Spokane Journal of Business

Guest Commentary: Effects of Fed’s tightening, easing were foreseeable


  • Print Article

During the pandemic, the government responded quickly with massive government spending and by lowering interest rates. Ignored by the public, a massive third response from the Federal Reserve was happening: the Federal Reserve’s bond buyback program, also known as quantitative easing.

The Federal Reserve started to buy $120 billion in bonds every month. The goal is to stimulate the economy by increasing the supply of money in the economy and lowering interest rates. 

Few people talk or even know about the extent of these changes.

The buyback program begins with The Federal Reserve announcing its intention to purchase a specific amount of assets from banks and financial institutions. 

The banks and financial institutions then sell their assets, such as government bonds or mortgage-backed securities, to the Federal Reserve in exchange for cash. The Federal Reserve pays for these assets with newly created money, effectively increasing the money supply in the economy.

The Federal Reserve can continue to purchase assets until it reaches its target amount or until it determines that the economy no longer requires additional stimulus. The tool began as a response to the financial crisis of 2007. 

These changes included a considerable increase in the size of the Federal Reserve. In 2007, the Fed’s balance sheet was 5% of GDP; today, it is more than 30%.

Even though this is a familiar tool for the Fed, the program was never used to this level pre-pandemic. Buying $120 billion in bonds monthly, the Fed’s balance sheet rose 40% to over $9 trillion early in 2022.

We’ve been reducing the balance sheet as of the summer of 2022. It’s been the steepest balance sheet decline since the early 1930s. A declining balance sheet restricts economic activity and lowers inflation.

The Fed’s bond buyback program is problematic because it restricts growth when the Fed eventually sells or lets the bonds mature. If sold, they are now sold at a loss because bonds decrease in value when similar bonds offer higher interest rates, just like many of the highly leveraged banks that went belly up this year in 2023.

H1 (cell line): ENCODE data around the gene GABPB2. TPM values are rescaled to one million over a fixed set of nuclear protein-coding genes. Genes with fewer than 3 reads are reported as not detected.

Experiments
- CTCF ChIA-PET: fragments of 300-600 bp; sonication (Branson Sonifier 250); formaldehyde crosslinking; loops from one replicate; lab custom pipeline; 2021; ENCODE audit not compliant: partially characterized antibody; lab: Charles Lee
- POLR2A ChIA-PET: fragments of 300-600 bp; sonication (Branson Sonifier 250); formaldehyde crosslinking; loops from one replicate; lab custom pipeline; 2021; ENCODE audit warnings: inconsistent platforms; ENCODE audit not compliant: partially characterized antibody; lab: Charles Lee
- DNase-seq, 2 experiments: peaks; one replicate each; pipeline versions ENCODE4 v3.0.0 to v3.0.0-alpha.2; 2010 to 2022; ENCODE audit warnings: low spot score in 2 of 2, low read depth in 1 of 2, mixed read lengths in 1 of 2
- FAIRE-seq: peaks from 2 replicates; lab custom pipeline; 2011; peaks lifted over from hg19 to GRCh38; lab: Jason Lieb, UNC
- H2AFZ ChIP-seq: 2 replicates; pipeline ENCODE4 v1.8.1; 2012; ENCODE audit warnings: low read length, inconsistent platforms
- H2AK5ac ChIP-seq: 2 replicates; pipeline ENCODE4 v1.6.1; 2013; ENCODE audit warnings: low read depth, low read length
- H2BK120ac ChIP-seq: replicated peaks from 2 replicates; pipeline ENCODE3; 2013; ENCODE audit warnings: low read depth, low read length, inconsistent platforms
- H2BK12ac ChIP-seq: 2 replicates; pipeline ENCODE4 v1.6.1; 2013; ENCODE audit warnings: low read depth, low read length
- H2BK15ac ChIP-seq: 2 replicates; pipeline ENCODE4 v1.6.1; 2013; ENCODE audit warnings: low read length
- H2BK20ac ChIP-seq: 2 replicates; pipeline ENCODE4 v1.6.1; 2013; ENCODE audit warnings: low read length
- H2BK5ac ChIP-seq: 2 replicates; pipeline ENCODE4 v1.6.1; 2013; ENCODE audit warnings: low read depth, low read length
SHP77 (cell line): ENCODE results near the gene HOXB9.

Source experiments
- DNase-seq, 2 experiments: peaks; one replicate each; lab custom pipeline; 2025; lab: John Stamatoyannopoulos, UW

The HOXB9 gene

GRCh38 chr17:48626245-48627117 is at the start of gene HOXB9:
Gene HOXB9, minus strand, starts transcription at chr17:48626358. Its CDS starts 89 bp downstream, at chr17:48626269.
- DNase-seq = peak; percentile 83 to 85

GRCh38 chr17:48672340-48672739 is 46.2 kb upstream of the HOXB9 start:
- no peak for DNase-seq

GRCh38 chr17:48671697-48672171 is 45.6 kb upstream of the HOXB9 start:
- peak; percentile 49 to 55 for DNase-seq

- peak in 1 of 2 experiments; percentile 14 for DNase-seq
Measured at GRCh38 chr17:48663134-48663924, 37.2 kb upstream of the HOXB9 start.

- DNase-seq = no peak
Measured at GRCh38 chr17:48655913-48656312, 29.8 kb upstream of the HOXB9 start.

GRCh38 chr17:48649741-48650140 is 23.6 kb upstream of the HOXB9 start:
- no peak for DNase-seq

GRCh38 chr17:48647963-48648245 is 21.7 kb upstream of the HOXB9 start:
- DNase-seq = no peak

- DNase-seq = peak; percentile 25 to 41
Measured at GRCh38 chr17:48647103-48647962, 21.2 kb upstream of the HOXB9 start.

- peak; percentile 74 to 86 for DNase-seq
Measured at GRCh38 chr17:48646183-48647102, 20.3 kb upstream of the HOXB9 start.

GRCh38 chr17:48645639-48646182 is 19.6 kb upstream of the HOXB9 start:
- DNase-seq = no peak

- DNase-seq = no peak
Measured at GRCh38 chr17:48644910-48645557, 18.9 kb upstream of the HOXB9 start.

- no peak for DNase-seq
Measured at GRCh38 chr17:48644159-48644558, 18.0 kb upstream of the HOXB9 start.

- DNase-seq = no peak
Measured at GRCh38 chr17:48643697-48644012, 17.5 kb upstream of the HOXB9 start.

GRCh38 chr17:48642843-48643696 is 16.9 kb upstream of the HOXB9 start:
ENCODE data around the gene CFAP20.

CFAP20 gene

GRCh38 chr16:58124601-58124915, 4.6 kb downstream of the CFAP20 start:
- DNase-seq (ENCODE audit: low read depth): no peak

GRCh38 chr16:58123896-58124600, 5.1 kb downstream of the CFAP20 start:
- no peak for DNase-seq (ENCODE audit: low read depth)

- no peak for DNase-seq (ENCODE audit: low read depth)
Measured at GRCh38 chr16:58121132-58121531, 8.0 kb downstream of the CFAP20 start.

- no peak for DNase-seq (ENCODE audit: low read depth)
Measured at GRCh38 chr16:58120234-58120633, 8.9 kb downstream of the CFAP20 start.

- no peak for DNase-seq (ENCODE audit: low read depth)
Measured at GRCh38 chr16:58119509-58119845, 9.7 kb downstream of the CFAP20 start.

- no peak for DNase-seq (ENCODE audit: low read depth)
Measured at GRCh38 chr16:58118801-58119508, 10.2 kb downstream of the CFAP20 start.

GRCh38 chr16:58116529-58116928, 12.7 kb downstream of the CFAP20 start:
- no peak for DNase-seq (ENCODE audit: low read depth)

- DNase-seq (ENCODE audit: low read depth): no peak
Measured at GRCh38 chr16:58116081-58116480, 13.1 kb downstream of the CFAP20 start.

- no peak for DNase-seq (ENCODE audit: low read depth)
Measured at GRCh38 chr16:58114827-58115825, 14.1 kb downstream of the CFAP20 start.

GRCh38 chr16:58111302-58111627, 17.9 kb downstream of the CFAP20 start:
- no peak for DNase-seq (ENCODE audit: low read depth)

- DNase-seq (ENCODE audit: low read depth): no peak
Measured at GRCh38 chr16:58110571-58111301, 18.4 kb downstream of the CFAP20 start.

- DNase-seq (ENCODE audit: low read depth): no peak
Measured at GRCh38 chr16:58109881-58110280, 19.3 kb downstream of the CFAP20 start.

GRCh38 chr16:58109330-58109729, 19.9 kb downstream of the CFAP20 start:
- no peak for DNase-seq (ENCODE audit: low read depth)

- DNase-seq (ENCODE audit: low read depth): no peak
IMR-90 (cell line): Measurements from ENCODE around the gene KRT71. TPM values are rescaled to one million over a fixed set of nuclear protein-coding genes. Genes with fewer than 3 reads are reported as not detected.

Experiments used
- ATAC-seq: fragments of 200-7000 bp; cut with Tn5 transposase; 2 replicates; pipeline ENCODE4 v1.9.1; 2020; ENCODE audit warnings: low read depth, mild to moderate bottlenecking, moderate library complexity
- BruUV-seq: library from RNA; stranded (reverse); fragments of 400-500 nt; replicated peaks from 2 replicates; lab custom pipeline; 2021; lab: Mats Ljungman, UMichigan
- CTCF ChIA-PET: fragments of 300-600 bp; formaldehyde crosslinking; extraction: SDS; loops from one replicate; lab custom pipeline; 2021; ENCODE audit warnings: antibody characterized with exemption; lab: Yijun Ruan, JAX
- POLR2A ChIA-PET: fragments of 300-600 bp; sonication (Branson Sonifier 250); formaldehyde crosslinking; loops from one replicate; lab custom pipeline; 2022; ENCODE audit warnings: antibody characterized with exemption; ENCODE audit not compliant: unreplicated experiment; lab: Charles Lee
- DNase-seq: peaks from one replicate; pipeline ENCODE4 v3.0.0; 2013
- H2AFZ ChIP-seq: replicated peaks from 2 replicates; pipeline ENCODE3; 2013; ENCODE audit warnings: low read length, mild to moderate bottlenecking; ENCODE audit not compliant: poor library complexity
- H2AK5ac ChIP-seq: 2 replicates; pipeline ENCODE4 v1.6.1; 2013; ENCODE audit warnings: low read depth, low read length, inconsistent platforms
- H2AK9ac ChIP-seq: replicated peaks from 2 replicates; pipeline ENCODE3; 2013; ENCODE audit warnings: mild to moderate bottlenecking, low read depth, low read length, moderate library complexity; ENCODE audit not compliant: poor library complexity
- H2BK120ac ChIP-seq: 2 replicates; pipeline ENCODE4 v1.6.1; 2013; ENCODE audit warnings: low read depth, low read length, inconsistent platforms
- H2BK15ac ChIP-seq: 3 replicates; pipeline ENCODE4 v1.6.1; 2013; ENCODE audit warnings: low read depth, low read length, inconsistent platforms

The bonds on their balance sheet are worth less today than when they bought them. Interest rates have skyrocketed. The Fed Funds rate, which targeted 0% during COVID, has now grown to 5%. 

Lowering the Federal Reserve’s balance sheet will be painful, just like increasing interest rates causes discomfort for many. But doing so is healthy and necessary for our economy to return to a healthy growth position.

If we keep this policy, there will be significant future inflation and currency devaluation consequences. This buyback policy’s main objective is to increase the money supply in the financial system.

Economics 101 states that costs will increase when the money supply outpaces goods. Unsurprisingly, we started seeing inflation on top of a restricted supply chain and federal stimulus checks.

This program is a dangerous tool that must be used more responsibly. For most, the focus is on inflation and the Fed funds rate. This program has vast implications and effects on our economy. Educate yourself and those around you. 

Talk to your leader in Congress and let them know that being financially responsible is a serious issue.


Noah Schwab is a certified financial planner with Stewardship Concepts Financial Services LLC. He can be reached at 509.443.0845.

  • Noah Schwab

  • Follow RSS feed for Noah  Schwab

Read More

Sign up for our E-mail updates

including the
Morning Edition

Join our list